It was a scandal, she said; it was going to be damaging for race relations; and what, she wanted to know, was I doing about it? She was a barrister, she added, as if I wasn’t already apprehensive enough. As every politician knows, you cannot possibly hope to win in a position like this — the whole crowd listening as some well-spoken and well-educated woman decides to give you what for – and especially if she is armed with a lethal-looking glass of sangria.
“Er, I haven’t actually seen the posters,” I ventured, which was true — though I had been made vaguely aware of the controversy. That wasn’t good enough, she snapped. I should be speaking out, she said, witheringly, and so on and so forth. After about 10 rounds of pummelling, I was able to escape by promising to have a look at the offending propaganda, and to make up my own mind.
Well, I have — or at least, I have studied them online. The tone is certainly blunt. The message is uncompromising. “Go home or face arrest,” says the Home Office to illegal immigrants, in words that have even offended the tender sensibilities of Nigel Farage, the leader of Ukip.
I suppose it could have been more gently drafted. How about: “Illegal immigrant? Worried about being arrested? Need help getting home? We can help! Just text HOME to 78070 and we will act as your personal travel agent.” That might have at least sounded a bit friendlier — but I wonder whether it would have appeased my angry friend with the sangria. As far as I could tell, she objected to the whole concept of urging illegal immigrants to do the right thing.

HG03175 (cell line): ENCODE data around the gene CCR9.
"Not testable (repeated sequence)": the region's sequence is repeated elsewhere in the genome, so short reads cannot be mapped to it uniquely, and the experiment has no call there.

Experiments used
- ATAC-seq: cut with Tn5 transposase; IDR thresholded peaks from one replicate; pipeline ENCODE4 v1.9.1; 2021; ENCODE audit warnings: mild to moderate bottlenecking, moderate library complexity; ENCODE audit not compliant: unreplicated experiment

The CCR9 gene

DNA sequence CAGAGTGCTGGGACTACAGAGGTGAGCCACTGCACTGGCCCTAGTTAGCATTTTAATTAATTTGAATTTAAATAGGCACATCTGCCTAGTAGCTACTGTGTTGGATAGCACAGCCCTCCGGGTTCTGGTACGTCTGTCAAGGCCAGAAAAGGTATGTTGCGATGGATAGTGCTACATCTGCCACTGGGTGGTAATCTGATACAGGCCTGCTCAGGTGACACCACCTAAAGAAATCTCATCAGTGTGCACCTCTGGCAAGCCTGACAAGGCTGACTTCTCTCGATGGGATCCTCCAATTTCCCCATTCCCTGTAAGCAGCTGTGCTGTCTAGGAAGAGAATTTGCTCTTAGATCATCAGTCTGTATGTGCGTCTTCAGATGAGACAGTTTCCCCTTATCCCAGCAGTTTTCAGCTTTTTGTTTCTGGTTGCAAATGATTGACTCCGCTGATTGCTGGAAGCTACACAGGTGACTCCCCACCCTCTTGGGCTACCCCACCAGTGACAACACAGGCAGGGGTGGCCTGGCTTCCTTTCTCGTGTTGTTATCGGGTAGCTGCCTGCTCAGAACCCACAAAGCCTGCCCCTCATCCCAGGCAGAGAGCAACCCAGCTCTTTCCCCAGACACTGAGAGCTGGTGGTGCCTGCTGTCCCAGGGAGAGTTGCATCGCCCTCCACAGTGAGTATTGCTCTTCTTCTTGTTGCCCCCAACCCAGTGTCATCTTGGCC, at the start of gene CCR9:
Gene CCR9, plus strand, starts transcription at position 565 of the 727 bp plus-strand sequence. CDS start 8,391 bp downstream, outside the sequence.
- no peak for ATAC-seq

She seemed to think it wrong and downright racist even to point out that they were breaking the law. On that point I am afraid I have to disagree. Illegal immigrants have every opportunity to make their case to remain in Britain, and we have courts full of eloquent lefty lawyers — like, I very much suspect, my sangria-charged friend — taking prodigious sums of taxpayers’ money to vindicate the human rights of their clients.
Such is the ingenuity of these lawyers that all government strategies to deal with these illegals have so far failed. Indeed, we already have a de facto amnesty for all illegal immigrants who have been able to stay here for a long time. Ask the Home Office how many illegal immigrants have been deported, after being here for more than 10 years. The number is tiny. For most hard-working and otherwise law-abiding illegal immigrants there is virtually no chance that they will be deported — and yet they cannot pay tax, cannot take part in the legal economy, and certainly cannot run for their country.
It is certainly not racist to point out this absurdity, since illegals come from all ethnic groups. It is not anti-immigrant to point this out, since illegals make a nonsense of the efforts of other immigrants to do the right thing and secure leave to remain. One way or another illegals need to regularise their position, and preferably to pay taxes like everyone else.
This poster campaign is unlikely, in itself, to solve the problem that expanded so massively under the last Labour government. But you surely can’t blame the Coalition for trying to enforce the law.